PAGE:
|Manufacturer||Various (Goodyear, Goodrich)|
|First flight||30 September 1918, at Wingfoot Lake|
|Primary user||US Navy|
The C-class blimp was a patrol airship developed by the US Navy shortly after World War I, a systematic improvement upon the B-type which was very suitable for training, but of limited value for patrol work. Larger than the B-class, these blimps had two motors and a longer endurance. Once again, the envelope production was split between Goodyear and Goodrich, with control cars being built by the Burgess division of Curtiss Aeroplane and Motor Company. Originally the Navy ordered 30 but reduced the number to 10 after the armistice in November 1918. All ten of the "C" type airships were delivered in late 1918, and examples served at all of the Navy's airship stations from 1918 to 1922. In 1921 the C-7 was the first airship ever to be inflated with helium. The Navy decommissioned its last two remaining C-type blimps, the C-7 and C-9 in 1922.
Arriving too late for the war, the C-type became a sort of experimental airship and was used for a variety of activities besides training. C-1 was the first airship to release an airplane in flight when the C-1 dropped a Curtiss JN-4 over Fort Tilden, New York on 12 December 1918. C-1 also tested a job which Navy blimps would also perform for the rest of their service. It was flown to Key West, Florida where it tracked torpedoes fired in practice from submarines. The only notable C-type was the C-5, which was flown to St. Johns, Newfoundland, where it was to attempt a transatlantic flight in competition with the US Navy's heavier-than-air Curtiss NC flying boats. In the race to be first to cross the Atlantic, in addition to the C5 and NC flying boats there were two British entrants. This unofficial "race" drew much public interest on both sides of the Atlantic and was covered by the press in detail The attempt ended when a sudden windstorm tore the unmanned C-5 from the hands of the ground crew and was blown out to sea. Two C-type blimps were transferred to the US Army. C-8 suddenly exploded 2 July 1919 while landing at Camp Holabird, Maryland, injuring about 80 civilians who were watching it. Windows in homes a mile away were shattered by the blast. On 7 July 1921, US Navy Airship C-3 burned at Naval Air Station Hampton Roads, Norfolk, Virginia.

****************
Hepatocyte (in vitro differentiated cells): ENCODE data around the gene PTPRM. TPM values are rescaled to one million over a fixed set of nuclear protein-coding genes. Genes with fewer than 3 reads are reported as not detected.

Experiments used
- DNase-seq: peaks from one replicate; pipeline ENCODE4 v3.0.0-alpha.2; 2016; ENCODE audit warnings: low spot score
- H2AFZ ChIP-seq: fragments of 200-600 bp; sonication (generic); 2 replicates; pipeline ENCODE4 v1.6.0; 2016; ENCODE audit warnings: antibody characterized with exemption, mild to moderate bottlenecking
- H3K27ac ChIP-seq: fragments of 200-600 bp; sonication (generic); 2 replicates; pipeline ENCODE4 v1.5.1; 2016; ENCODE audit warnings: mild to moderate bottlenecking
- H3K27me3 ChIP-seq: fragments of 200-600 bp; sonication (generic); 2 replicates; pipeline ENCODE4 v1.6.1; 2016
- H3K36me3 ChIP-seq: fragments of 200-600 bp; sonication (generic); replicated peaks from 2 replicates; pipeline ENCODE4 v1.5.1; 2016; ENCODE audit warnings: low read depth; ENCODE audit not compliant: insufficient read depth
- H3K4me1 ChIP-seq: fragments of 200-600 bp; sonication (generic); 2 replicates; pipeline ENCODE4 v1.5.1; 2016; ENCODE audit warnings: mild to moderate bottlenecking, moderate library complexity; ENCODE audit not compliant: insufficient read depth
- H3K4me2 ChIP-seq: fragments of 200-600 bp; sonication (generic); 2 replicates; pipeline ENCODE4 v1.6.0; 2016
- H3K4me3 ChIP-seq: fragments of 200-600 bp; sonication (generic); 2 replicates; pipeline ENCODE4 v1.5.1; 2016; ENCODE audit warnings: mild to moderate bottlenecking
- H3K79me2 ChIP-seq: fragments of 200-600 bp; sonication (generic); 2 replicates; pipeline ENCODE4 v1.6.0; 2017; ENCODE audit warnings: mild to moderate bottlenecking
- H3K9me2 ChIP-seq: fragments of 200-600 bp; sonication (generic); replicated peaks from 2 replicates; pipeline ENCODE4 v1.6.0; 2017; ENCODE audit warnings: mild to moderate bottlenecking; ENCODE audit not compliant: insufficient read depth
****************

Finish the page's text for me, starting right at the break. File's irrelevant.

The first US nuclear bombs, the Fat Man (Mark III) had incredibly bad ballistics. Los Alamos engineers, in an effort to fit the awkward shape of the weapon into an aerodynamically sound shape, based the Mark IV bomb casing upon the shape of the C-type blimp envelope.
- Crew: Four
- Length: 196 ft 0 in (59.76 m)
- Diameter: 42 ft 0 in (12.80 m)
- Height: 54 ft 0 in (16.46 m)
- Volume: 181,000 ft3 (5,125 m3)
- Useful lift: 4,050 lb (1,837 kg)
- Powerplant: 2 × Hispano-Suiza, 150 hp (112 kW) each
- Maximum speed: 60 mph (97 km/h)
- Cruise speed: 40 mph (64 km/h)
- Range: 1,440 miles (2,320 km)
- Endurance: 31 hours 30 min
- Service ceiling: 8,600 ft (2,620 m)
- 1 × .303 Lewis gun
- 4 × 270 lb (122 kg) bombs
- Althoff, William F, SkyShips, New York: Orion Books, 1990, ISBN 0-517-56904-3, p. 6.
- Clark, Basil, The History of Airships, New York: St Martin's Press, 1961, Library of Congress 64-12336, p. 147.
- The New York Times, May 10, 1919, British Airmen Think They Can Win
- The New York Times, June 9, 1921, Friday, 1919
- Shock, James R., American Airship Bases and Facilities, 1996, Atlantis Productions, Edgewater Florida, ISBN 978-0964948037, page 23
- The New York Times, July 8, 1921, Friday, Page 1, Big Navy Dirigible Burned in Flight; Flames Destroy the C-3 at Hampton Roads
- Hansen, Chuck, Swords of Armageddon, 1995, Chukelea Publications, Sunnyvale, California, page Volume VII Page 134 (Footnote)